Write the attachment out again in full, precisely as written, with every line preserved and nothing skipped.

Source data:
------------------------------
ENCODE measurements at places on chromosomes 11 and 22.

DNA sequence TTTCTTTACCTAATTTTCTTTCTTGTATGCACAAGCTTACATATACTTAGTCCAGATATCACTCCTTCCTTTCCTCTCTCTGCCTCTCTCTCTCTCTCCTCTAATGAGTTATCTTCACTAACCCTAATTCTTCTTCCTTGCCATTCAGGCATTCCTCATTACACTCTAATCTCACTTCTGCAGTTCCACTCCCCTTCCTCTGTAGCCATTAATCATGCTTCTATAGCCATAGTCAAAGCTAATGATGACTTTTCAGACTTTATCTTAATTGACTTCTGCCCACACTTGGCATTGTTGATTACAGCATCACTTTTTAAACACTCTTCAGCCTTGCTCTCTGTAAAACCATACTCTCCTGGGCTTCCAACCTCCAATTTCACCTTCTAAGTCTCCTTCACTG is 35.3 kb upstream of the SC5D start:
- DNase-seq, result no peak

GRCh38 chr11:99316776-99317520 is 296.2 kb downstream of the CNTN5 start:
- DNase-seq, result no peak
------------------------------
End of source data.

ENCODE measurements at places on chromosomes 11 and 22.

DNA sequence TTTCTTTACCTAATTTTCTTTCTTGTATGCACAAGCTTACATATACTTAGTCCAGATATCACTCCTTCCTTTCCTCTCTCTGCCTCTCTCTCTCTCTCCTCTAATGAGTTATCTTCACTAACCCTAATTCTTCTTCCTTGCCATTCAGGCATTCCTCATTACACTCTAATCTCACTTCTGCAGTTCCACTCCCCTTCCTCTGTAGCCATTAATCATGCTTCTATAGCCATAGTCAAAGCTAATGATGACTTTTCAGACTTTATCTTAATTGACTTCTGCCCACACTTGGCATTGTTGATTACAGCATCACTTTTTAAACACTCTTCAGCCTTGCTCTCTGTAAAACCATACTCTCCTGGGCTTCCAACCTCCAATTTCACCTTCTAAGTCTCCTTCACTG is 35.3 kb upstream of the SC5D start:
- DNase-seq, result no peak

GRCh38 chr11:99316776-99317520 is 296.2 kb downstream of the CNTN5 start:
- DNase-seq, result no peak